Consistency. I’m not a fan of consensus-driven specs, they sound great in principle but end up being worse than mediocre. Better yet to have point person responsible for the spec, and a few to choose from. James Bennett on why BDFL is the best strategy for evolving HTML:
And the same is true in many other successful open-source projects: Perl, Python and Ruby, for example, all have open development processes, but ultimately remain in the control of a single “BDFL” and/or a few “lieutenants”. And the success of these projects across a broad spectrum of their target markets shows that this process can work extremely well: a general patten of open input and discussion, with a few experienced and trustworthy folks who steer the process and have the power to make final decisions when things would otherwise get bogged down, manages to avoid the downsides of both of the extremes of the false dilemma outlined above.
Integrity. Adam Gomaa has a quick reminder that frameworks exist for conceptual integrity:
When there is no conceptual integrity, a product is unusable as the basis of further programming, and a product with no conceptual integrity is fundamentally incomparable to one that does.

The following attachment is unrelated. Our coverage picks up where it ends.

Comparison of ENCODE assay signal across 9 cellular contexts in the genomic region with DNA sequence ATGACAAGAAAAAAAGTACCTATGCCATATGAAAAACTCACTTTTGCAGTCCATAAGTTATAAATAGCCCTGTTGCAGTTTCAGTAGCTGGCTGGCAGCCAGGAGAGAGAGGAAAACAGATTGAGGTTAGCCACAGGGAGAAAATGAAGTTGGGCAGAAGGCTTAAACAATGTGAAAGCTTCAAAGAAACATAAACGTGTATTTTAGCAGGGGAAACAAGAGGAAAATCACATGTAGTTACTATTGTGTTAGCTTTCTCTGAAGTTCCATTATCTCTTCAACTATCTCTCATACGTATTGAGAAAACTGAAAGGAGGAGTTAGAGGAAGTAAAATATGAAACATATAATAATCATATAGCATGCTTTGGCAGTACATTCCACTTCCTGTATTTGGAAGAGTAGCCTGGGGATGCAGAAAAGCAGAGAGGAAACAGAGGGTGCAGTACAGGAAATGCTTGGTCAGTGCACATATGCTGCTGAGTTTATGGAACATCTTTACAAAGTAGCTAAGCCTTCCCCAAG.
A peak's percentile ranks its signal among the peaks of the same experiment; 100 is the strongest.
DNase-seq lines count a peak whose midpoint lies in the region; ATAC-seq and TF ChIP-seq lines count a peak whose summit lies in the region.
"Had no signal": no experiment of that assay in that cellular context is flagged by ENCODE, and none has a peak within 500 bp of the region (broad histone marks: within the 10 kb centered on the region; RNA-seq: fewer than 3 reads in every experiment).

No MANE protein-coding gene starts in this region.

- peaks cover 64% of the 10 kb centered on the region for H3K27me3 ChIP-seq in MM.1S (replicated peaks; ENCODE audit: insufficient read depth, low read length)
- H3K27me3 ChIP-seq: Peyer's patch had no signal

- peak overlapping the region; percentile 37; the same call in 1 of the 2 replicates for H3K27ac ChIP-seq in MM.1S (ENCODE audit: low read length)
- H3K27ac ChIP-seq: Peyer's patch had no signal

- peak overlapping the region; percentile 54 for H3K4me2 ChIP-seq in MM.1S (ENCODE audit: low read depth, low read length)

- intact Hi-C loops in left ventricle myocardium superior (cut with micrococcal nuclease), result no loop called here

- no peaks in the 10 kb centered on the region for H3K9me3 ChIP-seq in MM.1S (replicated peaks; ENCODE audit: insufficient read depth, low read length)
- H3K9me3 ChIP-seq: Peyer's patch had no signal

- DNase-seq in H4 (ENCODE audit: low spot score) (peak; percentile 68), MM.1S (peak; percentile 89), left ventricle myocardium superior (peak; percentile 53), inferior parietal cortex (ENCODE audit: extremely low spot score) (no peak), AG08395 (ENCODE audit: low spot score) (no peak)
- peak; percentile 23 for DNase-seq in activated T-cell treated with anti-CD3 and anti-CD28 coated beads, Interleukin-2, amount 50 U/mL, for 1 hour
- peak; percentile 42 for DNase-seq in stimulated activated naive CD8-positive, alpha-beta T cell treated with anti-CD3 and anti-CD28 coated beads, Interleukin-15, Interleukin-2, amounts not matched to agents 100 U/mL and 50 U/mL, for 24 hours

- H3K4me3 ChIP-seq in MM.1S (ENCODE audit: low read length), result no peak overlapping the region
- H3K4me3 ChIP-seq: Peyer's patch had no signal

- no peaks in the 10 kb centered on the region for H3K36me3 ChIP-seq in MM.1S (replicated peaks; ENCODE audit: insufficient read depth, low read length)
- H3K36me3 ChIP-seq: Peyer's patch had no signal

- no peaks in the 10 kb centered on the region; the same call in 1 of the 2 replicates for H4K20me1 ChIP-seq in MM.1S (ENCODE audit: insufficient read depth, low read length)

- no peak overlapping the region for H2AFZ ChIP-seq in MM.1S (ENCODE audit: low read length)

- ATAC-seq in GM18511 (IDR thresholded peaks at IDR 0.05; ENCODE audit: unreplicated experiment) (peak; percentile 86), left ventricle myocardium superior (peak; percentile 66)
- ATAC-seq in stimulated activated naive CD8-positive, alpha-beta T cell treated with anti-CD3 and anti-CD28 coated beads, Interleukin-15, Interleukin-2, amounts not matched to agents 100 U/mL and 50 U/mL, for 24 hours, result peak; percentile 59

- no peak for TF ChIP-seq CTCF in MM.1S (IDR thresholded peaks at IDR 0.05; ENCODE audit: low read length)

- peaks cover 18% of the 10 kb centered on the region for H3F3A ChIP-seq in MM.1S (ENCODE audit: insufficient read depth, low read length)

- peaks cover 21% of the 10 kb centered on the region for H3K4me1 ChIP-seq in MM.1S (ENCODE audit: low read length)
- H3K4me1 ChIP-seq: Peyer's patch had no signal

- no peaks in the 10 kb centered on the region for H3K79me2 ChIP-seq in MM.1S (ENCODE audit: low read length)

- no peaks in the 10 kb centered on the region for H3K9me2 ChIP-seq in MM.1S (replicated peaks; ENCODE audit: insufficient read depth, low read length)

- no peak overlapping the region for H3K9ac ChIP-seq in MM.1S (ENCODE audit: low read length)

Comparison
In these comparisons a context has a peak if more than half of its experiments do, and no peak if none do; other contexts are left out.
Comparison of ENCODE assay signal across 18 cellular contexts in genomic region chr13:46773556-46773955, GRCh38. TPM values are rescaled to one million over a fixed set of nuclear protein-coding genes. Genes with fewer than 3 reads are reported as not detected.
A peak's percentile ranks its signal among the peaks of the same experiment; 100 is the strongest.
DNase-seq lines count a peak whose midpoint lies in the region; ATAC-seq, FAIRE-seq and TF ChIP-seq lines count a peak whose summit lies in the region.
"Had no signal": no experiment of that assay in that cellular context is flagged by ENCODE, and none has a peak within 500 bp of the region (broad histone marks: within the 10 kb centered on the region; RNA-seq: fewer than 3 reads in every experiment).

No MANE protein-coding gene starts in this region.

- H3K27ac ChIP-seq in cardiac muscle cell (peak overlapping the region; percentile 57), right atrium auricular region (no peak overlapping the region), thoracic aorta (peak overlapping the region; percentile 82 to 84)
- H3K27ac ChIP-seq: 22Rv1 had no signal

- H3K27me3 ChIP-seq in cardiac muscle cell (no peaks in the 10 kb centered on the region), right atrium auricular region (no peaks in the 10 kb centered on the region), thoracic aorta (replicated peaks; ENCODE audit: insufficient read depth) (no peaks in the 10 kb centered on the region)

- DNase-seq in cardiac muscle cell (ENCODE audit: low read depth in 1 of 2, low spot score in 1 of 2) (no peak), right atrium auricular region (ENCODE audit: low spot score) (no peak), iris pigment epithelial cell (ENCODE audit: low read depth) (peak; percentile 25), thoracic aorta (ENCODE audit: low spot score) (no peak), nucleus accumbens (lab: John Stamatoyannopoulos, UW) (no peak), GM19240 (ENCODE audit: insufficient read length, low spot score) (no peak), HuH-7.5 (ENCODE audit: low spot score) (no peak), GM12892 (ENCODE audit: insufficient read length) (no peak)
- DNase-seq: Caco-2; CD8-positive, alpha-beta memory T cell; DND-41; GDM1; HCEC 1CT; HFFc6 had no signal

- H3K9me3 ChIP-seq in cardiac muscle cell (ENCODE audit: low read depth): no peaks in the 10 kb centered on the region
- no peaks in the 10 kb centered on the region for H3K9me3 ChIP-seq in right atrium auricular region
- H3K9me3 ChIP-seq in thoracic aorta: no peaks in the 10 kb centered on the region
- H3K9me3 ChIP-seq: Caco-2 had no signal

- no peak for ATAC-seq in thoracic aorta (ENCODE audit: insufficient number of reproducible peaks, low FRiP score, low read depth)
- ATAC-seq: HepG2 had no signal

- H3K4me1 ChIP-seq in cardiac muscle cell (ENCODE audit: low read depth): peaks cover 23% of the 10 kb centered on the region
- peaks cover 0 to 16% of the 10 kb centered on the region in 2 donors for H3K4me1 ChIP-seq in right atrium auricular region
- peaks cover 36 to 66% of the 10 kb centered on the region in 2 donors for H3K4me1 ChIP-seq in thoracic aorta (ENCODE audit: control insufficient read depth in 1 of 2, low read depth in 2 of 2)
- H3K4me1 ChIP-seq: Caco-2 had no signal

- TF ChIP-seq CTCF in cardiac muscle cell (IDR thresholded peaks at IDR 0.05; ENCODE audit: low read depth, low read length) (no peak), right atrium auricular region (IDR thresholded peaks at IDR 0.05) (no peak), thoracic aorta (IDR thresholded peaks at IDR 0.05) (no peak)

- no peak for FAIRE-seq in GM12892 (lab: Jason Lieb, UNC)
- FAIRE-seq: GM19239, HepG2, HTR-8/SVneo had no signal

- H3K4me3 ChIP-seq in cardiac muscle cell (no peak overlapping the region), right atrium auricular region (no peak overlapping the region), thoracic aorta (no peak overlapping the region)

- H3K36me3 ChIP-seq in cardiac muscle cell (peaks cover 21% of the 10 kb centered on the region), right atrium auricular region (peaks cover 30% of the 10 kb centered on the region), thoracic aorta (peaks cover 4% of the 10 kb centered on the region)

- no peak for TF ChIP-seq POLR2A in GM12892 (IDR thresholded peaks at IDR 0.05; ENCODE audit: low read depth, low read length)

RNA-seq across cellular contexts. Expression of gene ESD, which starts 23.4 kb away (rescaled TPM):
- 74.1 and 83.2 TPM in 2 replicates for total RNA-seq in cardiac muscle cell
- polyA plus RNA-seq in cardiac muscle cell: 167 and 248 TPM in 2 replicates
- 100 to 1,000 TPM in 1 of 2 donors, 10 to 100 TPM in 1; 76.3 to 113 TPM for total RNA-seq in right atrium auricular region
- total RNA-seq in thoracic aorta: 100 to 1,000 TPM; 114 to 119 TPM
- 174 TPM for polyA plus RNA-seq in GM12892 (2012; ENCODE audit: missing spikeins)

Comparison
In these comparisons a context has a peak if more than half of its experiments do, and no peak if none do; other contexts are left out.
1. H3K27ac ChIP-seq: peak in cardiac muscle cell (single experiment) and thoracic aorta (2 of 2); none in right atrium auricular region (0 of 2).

Both links, via Simon Willison.
Isolation. Paul Fremantle of WSO2 is reclaiming the ESB:
Fundamentally, the difference is that the conversion from internal formats and models to the common uniform model happens in the center – in the “ESB” – and is not owned by the application owners. This is actually an Anti-SOA pattern. The single most important aspect of SOA is ownership. The point of a service provider – in real life as well as IT – is that they take full ownership of the problem domain.
Buzzword compliance mandates use of the CIO Approved(™) TLA, even though Paul’s ESB is more of the distributed network of services architecture, rather than the anti-pattern J2J integration stance taken by most other vendors. Quite unfortunate buyers can’t tell them apart.
Testing. RSpec 1.1 is out. Nested contexts and a better syntax for shared behaviors, which I’ve been hoping for since before 1.0. And a few minor bugs that annoyed the hell out of me are nicely fixed. Yay!
Very interesting, but I don’t agree with you. Chris Cameron, still on the case to find out the true identity of Idetrorce. Not need to panic (yet), but don’t say I didn’t warn you:
How safe are you from Idetrorce? Do you really want to know?
Above, anyone knows what this is? (via ffffound)